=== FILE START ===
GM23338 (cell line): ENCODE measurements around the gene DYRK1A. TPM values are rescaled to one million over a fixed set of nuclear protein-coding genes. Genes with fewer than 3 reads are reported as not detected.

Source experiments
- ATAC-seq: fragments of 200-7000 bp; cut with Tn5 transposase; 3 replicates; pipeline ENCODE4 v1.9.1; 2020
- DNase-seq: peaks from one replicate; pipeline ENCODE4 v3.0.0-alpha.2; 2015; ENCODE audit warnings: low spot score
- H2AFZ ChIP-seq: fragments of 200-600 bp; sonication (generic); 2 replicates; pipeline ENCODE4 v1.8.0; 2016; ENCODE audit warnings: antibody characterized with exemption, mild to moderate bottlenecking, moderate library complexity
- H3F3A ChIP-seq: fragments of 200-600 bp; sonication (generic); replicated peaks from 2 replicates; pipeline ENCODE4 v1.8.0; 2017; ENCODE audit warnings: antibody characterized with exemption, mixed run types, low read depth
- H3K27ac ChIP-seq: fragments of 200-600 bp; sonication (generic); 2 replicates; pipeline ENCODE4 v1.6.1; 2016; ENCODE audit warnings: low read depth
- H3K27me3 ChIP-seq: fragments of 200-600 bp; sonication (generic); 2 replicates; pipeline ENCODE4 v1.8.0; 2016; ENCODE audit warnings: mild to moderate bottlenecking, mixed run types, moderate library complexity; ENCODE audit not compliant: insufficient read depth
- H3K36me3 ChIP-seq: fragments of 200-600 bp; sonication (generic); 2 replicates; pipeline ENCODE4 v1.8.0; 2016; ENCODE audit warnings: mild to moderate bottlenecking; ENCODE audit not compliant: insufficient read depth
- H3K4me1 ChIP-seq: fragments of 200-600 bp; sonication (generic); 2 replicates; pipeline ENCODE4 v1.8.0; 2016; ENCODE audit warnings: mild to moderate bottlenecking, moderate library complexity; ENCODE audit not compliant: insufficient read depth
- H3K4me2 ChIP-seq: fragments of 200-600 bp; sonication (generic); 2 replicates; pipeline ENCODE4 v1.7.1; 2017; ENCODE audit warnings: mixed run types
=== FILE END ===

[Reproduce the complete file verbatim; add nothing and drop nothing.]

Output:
GM23338 (cell line): ENCODE measurements around the gene DYRK1A. TPM values are rescaled to one million over a fixed set of nuclear protein-coding genes. Genes with fewer than 3 reads are reported as not detected.

Source experiments
- ATAC-seq: fragments of 200-7000 bp; cut with Tn5 transposase; 3 replicates; pipeline ENCODE4 v1.9.1; 2020
- DNase-seq: peaks from one replicate; pipeline ENCODE4 v3.0.0-alpha.2; 2015; ENCODE audit warnings: low spot score
- H2AFZ ChIP-seq: fragments of 200-600 bp; sonication (generic); 2 replicates; pipeline ENCODE4 v1.8.0; 2016; ENCODE audit warnings: antibody characterized with exemption, mild to moderate bottlenecking, moderate library complexity
- H3F3A ChIP-seq: fragments of 200-600 bp; sonication (generic); replicated peaks from 2 replicates; pipeline ENCODE4 v1.8.0; 2017; ENCODE audit warnings: antibody characterized with exemption, mixed run types, low read depth
- H3K27ac ChIP-seq: fragments of 200-600 bp; sonication (generic); 2 replicates; pipeline ENCODE4 v1.6.1; 2016; ENCODE audit warnings: low read depth
- H3K27me3 ChIP-seq: fragments of 200-600 bp; sonication (generic); 2 replicates; pipeline ENCODE4 v1.8.0; 2016; ENCODE audit warnings: mild to moderate bottlenecking, mixed run types, moderate library complexity; ENCODE audit not compliant: insufficient read depth
- H3K36me3 ChIP-seq: fragments of 200-600 bp; sonication (generic); 2 replicates; pipeline ENCODE4 v1.8.0; 2016; ENCODE audit warnings: mild to moderate bottlenecking; ENCODE audit not compliant: insufficient read depth
- H3K4me1 ChIP-seq: fragments of 200-600 bp; sonication (generic); 2 replicates; pipeline ENCODE4 v1.8.0; 2016; ENCODE audit warnings: mild to moderate bottlenecking, moderate library complexity; ENCODE audit not compliant: insufficient read depth
- H3K4me2 ChIP-seq: fragments of 200-600 bp; sonication (generic); 2 replicates; pipeline ENCODE4 v1.7.1; 2017; ENCODE audit warnings: mixed run types